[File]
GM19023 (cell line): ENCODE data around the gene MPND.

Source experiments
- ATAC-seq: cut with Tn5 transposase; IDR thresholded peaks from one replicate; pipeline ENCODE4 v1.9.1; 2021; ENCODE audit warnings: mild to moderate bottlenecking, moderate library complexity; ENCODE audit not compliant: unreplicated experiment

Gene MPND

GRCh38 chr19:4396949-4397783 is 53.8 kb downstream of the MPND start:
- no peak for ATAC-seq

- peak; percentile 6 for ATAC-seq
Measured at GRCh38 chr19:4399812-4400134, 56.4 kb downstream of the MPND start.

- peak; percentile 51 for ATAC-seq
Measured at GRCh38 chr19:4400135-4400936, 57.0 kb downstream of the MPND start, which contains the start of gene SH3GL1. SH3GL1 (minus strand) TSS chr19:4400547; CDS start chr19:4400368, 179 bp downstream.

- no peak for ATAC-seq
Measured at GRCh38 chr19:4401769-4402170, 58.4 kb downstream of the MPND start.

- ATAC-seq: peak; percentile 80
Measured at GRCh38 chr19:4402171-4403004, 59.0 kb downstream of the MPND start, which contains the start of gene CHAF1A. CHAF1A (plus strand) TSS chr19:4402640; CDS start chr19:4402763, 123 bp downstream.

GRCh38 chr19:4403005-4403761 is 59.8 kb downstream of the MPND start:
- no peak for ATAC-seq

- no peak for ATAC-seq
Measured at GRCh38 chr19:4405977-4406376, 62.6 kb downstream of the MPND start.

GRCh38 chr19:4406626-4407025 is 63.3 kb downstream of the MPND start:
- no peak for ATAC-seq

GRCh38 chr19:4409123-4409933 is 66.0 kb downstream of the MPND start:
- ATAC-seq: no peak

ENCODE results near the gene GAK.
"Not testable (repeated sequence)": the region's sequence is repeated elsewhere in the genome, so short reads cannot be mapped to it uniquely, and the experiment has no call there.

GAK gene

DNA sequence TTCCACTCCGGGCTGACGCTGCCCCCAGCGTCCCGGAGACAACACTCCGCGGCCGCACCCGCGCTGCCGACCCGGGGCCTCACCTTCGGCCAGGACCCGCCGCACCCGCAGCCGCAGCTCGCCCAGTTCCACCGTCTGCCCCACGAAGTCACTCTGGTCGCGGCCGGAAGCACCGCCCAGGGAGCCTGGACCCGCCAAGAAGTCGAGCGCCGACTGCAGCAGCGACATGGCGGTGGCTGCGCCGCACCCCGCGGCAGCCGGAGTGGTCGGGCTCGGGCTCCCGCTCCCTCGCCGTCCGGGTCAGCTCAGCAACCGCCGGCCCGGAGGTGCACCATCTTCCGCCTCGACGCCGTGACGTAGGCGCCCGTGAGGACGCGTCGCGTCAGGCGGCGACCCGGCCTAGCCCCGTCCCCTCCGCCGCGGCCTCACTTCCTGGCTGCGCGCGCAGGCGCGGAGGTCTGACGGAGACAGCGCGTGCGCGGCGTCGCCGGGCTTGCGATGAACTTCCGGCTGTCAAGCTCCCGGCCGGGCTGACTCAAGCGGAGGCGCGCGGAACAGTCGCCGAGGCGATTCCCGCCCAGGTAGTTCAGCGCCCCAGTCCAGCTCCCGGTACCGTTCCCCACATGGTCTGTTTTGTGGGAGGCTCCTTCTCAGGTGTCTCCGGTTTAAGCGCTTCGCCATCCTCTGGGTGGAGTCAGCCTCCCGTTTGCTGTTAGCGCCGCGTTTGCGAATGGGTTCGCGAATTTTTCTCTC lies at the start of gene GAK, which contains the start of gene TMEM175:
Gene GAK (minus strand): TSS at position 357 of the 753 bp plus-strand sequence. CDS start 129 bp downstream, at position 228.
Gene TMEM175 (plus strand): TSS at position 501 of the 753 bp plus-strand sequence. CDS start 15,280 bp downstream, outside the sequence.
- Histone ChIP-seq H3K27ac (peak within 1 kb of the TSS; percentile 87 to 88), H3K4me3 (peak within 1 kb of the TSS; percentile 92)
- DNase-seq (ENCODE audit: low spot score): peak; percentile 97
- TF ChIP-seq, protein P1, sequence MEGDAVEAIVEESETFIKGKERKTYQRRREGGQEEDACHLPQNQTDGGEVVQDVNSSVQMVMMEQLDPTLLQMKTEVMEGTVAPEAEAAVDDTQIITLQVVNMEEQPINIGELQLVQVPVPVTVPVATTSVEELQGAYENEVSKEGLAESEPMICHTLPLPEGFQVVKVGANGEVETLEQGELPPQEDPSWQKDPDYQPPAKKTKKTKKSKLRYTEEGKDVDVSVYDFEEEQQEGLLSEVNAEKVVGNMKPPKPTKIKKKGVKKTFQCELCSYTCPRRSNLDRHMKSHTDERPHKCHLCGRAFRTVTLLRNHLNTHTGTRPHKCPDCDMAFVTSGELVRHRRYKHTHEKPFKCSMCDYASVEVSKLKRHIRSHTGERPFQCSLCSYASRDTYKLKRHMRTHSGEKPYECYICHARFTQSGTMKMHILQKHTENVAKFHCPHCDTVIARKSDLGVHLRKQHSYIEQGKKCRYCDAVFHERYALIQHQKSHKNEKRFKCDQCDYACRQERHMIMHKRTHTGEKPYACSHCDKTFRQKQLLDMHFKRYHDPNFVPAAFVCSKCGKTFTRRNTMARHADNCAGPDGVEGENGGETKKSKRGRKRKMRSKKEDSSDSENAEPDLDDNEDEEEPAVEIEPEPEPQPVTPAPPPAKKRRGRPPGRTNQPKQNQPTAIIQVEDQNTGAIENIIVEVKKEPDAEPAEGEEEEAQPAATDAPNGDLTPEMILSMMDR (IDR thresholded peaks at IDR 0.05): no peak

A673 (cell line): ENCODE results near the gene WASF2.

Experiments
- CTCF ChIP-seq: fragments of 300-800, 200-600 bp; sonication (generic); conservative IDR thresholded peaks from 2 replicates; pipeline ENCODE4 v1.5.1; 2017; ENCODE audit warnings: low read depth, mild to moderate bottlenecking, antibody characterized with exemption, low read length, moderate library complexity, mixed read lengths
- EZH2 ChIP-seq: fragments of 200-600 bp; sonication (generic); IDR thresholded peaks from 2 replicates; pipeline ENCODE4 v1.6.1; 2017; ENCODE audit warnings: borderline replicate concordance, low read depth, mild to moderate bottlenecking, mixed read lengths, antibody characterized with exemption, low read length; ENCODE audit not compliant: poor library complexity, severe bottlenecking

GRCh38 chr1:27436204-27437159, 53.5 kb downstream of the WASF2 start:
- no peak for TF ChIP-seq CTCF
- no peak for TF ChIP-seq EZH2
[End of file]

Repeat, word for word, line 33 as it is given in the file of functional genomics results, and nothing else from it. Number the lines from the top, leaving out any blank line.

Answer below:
Experiments